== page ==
delivered the opinion of the court:
Defendant, Jeffrey Boswell, was found guilty following a jury trial of murder. (Ill. Rev. Stat. 1983, ch. 38, par. 9 — 1.) He was sentenced to a term of natural life imprisonment. (Ill. Rev. Stat. 1983, ch. 38, pars. 1005 — 8—1(a)(1), (c).) Defendant raises several issues on appeal. The only issue we deemed dispositive is the question concerning the trial court’s refusal to ask certain questions tendered by defense counsel during voir dire.
As defendant does not contest the sufficiency of the evidence to support his conviction, we summarize the evidence presented at trial as follows. On September 9, 1980, at about 10:30 p.m., the victim, Dorothy Guyton, along with Norine Williams, Nancy Wamble and two others, were standing on a street corner when they were approached by a man identified by Williams and Wamble as the defendant. The *54defendant made a derogatory remark and an argument ensued between the defendant and the victim. At that point, the defendant pulled out a revolver. The argument subsided a few minutes later and the defendant withdrew his gun. A bottle of liquor was then purchased and after it was consumed by the group, the victim’s four friends left and went upstairs to Williams’ apartment, a short distance away. Shortly thereafter, a gunshot was heard, and the victim was found lying at the bottom of the stairs leading to Williams’ apartment, mortally wounded.
On September 24, 1980, Williams and Wamble identified defendant from a group of photographs shown to them by police. On October 1, a police officer prepared a sworn complaint for preliminary examination charging the defendant with the murder of Guyton and appeared before a circuit court judge in order to secure a warrant for defendant’s arrest. (See Ill. Rev. Stat. 1983, ch. 38, par. 107 — 9.) A warrant was issued, and defendant was arrested the next day. Defendant was immediately placed in a lineup and was identified by Williams and Wamble. An indictment charging the defendant with murder was filed on October 3,1980.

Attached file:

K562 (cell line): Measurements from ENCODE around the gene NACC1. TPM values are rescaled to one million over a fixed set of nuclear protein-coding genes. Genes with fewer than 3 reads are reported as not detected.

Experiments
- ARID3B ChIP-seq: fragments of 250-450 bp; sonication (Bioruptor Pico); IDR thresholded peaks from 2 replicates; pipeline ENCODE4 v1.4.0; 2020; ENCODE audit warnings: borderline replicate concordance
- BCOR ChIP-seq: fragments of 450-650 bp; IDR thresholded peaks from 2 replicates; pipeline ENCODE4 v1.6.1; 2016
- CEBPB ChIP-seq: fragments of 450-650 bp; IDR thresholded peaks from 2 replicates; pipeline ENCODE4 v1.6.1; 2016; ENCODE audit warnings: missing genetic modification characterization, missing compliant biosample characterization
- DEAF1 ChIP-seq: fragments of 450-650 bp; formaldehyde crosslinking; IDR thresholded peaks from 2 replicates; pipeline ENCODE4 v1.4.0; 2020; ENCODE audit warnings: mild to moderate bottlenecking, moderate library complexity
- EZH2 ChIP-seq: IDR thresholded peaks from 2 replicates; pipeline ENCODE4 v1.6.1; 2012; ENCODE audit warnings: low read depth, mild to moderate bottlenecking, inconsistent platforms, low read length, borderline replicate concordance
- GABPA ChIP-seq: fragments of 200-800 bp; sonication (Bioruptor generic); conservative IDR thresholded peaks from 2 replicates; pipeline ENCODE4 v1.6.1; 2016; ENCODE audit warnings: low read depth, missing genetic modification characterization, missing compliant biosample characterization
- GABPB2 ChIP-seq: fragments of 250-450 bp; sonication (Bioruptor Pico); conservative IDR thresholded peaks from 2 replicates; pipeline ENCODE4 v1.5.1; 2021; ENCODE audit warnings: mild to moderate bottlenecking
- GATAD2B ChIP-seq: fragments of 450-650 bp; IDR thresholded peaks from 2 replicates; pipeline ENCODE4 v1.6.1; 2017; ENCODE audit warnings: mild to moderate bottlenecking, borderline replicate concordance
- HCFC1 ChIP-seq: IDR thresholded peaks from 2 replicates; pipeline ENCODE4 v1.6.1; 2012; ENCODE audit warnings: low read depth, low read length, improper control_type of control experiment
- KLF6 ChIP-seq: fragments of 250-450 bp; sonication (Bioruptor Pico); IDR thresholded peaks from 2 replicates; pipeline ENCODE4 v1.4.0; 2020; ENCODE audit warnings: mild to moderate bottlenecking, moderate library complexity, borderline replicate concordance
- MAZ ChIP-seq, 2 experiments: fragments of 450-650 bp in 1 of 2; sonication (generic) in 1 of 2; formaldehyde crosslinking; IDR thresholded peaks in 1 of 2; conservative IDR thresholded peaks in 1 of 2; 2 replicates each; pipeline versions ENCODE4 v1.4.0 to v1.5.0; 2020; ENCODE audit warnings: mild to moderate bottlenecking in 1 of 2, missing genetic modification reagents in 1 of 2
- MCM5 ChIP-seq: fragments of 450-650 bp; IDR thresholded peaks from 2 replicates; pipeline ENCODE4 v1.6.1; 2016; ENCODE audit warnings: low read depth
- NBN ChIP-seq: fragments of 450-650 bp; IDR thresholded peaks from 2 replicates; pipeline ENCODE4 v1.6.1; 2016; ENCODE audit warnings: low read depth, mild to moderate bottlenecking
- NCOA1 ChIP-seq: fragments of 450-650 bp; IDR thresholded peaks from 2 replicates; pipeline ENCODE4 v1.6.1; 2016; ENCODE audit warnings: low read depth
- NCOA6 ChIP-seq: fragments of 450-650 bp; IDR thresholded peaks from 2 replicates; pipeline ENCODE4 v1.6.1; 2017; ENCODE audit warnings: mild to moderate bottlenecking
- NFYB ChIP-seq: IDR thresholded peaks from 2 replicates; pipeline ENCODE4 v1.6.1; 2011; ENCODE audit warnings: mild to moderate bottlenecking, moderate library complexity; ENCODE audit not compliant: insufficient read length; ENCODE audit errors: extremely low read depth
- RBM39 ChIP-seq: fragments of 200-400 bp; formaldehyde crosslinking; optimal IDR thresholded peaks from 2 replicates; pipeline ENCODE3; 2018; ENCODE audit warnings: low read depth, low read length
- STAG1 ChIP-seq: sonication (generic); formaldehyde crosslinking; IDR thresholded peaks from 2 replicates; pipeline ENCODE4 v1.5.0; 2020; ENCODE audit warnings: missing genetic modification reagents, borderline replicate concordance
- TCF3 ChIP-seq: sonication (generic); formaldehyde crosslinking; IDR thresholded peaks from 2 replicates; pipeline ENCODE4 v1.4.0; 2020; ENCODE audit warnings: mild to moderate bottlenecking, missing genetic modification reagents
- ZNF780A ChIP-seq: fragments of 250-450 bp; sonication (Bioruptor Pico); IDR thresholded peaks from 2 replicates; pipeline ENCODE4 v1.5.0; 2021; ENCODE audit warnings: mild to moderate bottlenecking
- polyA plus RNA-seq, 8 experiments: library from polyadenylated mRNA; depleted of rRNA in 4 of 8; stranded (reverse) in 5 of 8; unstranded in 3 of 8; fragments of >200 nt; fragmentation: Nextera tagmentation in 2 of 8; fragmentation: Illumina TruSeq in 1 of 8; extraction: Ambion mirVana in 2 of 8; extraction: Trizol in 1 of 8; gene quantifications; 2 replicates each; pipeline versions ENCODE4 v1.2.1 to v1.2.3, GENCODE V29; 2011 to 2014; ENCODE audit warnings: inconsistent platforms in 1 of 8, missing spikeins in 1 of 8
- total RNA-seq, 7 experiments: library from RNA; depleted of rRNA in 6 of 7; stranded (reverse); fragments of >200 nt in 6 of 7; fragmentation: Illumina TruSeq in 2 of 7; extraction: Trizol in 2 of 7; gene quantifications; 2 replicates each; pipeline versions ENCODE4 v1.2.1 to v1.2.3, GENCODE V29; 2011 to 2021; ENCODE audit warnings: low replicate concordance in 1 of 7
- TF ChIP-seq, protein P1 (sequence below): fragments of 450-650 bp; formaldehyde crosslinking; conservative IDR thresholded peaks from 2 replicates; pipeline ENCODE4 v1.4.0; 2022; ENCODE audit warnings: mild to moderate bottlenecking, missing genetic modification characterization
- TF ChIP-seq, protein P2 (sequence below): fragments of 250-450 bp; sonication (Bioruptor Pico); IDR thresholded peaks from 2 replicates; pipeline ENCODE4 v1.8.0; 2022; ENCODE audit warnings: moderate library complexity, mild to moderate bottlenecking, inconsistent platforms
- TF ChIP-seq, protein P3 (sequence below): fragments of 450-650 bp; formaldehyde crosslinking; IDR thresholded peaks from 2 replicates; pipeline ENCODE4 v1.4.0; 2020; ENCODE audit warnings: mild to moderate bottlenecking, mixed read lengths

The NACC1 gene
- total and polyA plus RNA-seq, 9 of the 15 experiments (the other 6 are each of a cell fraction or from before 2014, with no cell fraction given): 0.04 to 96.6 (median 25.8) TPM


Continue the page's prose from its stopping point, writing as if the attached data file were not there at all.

Defendant introduced testimony that he was noticeably limping subsequent to his interrogation by police. Defendant did not testify.
Prior to voir dire examination of the jurors, defense counsel submitted a list of supplemental questions, in accordance with Supreme Court Rule 234, which he sought to have the court ask during voir dire. (See 94 Ill. 2d R. 234.) Three of those questions concerned the attitude of the jurors towards the failure of a defendant to testify in his own behalf, whether the jurors could render a verdict of not guilty if the State failed to prove its burden beyond a reasonable doubt, and whether the jurors understood the concept that the defendant did not have to offer any evidence in his own behalf but was presumed innocent and had to be proved guilty by the State beyond a reasonable doubt. The trial court rejected these questions on the basis that they covered matters of law about which the jury would be later instructed and that the trial court’s question to jurors as to whether they could follow the law as given to them by the trial court was sufficient. Defendant argues that under the recent Illinois Supreme Court decision of People v. Zehr (1984), 103 Ill. 2d 472, 468 N.E.2d 1062, the trial court’s refusal to ask these questions or otherwise probe the subject matter raised by these questions was reversible error.